- super absorbent material
Daily Mail reporter update: NASA engineers have come up with a material that absorbs more than light at 12: 33 on November 10, 2011.
Absorbing materials usually absorb ultraviolet and visible light
But this new material can also capture infrared and far infrared.
This development has even surprised Nasa scientists and is expected to open up new areas in space technology.
The team of engineers at Nasa Goddard Space Flight Center in Greenbelt, Maryland recently reported the discovery at the SPIE Optical and optical conference.
John Hagopian, who led the team, said the reflection test was very positive, indicating that the material's absorption quality was 50 times that of its competitors.
Although other researchers reported, he said,
Perfect level of absorption, mainly in UV and visible light, our materials are almost perfect in multiple wavelength bands
From UV to far infrared.
No one else has reached this milestone yet.
This material is a thin coating made of carbon nanotubes.
The wall tube is about 10,000 times thinner than a strand of hair.
They stand 90 degrees away from the surface they cover, Nasa scientists call it looking like shag-pile carpet.
It can be applied to various surfaces including silicon, nitrogen silicon, titanium and stainless steel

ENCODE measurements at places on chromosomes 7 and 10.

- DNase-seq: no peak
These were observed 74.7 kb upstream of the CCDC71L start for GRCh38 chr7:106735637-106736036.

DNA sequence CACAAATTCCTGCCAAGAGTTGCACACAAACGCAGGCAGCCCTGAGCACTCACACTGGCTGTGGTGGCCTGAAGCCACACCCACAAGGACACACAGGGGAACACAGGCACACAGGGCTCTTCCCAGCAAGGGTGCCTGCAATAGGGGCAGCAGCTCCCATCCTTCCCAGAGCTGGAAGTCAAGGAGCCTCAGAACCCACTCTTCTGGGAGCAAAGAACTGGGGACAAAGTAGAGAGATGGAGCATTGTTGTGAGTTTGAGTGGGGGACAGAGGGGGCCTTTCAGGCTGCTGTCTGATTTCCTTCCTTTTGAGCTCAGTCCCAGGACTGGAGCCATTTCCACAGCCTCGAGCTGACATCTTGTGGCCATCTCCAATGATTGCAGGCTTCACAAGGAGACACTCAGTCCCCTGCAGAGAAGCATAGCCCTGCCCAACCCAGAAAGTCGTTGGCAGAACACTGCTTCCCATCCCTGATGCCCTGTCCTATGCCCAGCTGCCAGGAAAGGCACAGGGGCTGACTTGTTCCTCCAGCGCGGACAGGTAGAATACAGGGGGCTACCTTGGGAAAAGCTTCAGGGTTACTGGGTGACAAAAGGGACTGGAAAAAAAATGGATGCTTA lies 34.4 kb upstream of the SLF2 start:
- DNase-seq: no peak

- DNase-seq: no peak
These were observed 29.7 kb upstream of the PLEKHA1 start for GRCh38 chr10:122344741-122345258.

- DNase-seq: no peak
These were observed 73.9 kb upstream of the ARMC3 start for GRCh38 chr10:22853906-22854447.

The most commonly used materials in aerospace science instruments.
Nasa is already considering the practical application of this material.
The most obvious is the light.
Suppression of sensitive devices.
The tiny gap between the tubes collects and captures the background light to prevent it from reflecting the surface and interfering with the light that scientists actually want to measure.
Because only a small amount of light is reflected from the coating, the human eye and the sensitive detector will treat the material as black.
This material can significantly reduce the light reflected by Deep Space devices that are already working to detect the weakest and farthest light sources.
However, it is not obvious that this material can also be used as a coolant.
The darker the material, the more heat it radiates out, so the coating can be used to remove heat from the instrument and radiate it to a device in deep space.
Finally, it is much lighter than other materials that absorb less
Weight is a key factor for any payload into space.
Manuel Quetta, Goddard engineer
After writing the SPIE paper and conducting a reflection test, "We were a little surprised by the results," he said . ".
"We know it's absorbed," he added.
We just don't think there will be this absorption capacity from UV to far infrared.
Ed Wallak, a Goddard scientist, concluded: "This is a very promising material.
It is robust, lightweight and very dark.
It is less than black paint.